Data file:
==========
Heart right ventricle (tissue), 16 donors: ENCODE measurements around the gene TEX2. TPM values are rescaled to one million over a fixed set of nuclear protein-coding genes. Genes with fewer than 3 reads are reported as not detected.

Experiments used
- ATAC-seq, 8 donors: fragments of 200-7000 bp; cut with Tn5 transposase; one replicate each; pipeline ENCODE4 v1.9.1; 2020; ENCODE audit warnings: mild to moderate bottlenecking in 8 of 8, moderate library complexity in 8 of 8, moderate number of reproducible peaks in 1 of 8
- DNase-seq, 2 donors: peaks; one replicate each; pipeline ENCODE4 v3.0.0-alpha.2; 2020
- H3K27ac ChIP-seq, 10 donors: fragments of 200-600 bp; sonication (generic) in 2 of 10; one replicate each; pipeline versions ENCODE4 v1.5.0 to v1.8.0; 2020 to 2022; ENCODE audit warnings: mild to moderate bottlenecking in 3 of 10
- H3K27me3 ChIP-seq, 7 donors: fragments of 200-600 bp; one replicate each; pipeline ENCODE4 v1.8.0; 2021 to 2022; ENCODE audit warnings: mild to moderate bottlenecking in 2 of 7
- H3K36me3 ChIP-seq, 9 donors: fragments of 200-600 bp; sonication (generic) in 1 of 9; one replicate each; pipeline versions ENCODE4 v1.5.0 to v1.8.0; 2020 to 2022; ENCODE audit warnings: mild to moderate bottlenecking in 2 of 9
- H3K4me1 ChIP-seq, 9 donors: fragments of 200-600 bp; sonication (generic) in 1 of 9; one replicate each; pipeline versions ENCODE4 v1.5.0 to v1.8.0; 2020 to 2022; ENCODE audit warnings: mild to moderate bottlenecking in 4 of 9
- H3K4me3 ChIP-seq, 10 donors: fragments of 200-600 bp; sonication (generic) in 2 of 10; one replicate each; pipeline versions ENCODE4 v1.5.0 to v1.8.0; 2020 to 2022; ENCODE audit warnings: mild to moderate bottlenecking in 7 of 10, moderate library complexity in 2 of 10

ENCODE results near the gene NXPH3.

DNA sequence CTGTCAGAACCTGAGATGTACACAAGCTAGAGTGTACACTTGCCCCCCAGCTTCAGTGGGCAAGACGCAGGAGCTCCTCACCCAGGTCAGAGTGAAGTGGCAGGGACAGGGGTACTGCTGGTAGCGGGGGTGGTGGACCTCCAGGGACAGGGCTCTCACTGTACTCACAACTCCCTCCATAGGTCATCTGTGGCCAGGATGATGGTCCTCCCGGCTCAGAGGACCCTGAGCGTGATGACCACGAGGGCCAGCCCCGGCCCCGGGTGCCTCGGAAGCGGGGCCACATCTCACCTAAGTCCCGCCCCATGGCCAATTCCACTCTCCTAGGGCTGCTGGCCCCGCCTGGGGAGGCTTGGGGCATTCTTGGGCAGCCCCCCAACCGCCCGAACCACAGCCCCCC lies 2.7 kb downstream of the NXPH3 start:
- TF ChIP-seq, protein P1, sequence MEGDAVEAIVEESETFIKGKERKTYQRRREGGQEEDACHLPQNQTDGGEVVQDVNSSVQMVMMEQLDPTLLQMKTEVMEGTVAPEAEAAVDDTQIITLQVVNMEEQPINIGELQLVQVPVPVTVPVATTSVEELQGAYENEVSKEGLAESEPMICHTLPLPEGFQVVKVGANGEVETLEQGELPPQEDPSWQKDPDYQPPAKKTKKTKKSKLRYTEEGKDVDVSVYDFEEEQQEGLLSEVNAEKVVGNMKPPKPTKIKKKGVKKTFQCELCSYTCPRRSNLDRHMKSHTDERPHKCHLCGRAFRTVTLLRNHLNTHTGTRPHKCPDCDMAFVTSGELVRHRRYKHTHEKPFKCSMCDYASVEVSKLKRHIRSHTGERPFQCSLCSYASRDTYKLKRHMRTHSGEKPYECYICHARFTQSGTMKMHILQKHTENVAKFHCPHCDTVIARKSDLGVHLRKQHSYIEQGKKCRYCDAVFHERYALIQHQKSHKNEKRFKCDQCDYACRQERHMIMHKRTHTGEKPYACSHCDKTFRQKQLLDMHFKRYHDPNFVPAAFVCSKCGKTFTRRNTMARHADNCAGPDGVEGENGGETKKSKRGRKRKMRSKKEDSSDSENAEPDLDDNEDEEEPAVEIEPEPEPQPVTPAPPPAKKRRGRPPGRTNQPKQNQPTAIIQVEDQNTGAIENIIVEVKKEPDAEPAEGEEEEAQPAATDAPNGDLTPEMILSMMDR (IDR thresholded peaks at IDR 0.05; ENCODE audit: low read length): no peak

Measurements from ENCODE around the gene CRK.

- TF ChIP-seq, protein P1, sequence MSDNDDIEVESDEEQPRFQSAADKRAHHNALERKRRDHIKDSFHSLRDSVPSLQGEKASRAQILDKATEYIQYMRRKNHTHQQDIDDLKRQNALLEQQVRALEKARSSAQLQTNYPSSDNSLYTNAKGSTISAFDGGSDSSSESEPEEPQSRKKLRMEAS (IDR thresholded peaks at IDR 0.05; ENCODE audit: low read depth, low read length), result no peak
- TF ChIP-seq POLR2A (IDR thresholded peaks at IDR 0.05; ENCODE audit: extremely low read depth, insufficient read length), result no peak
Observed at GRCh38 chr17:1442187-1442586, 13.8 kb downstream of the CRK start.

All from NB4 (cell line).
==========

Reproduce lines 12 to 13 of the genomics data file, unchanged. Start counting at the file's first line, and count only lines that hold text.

- TF ChIP-seq, protein P1, sequence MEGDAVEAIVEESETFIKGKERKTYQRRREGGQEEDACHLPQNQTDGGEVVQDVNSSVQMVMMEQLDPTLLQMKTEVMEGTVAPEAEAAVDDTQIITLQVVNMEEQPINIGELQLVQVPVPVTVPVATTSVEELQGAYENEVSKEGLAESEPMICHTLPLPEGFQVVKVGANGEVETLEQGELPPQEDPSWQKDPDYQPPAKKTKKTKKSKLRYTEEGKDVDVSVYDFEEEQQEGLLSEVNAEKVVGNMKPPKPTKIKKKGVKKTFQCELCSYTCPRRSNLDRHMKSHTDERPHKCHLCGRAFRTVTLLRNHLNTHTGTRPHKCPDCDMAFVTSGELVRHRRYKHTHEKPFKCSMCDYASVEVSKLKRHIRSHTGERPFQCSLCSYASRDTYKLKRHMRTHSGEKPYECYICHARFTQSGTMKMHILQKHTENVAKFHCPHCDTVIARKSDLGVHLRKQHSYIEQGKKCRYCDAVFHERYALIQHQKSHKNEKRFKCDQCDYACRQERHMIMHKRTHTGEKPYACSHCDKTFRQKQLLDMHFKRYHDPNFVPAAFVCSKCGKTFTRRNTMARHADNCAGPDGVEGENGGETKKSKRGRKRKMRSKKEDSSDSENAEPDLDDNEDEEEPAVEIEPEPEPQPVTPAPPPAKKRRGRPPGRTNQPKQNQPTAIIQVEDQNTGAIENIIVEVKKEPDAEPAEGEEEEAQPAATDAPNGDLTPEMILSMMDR (IDR thresholded peaks at IDR 0.05; ENCODE audit: low read length): no peak

Measurements from ENCODE around the gene CRK.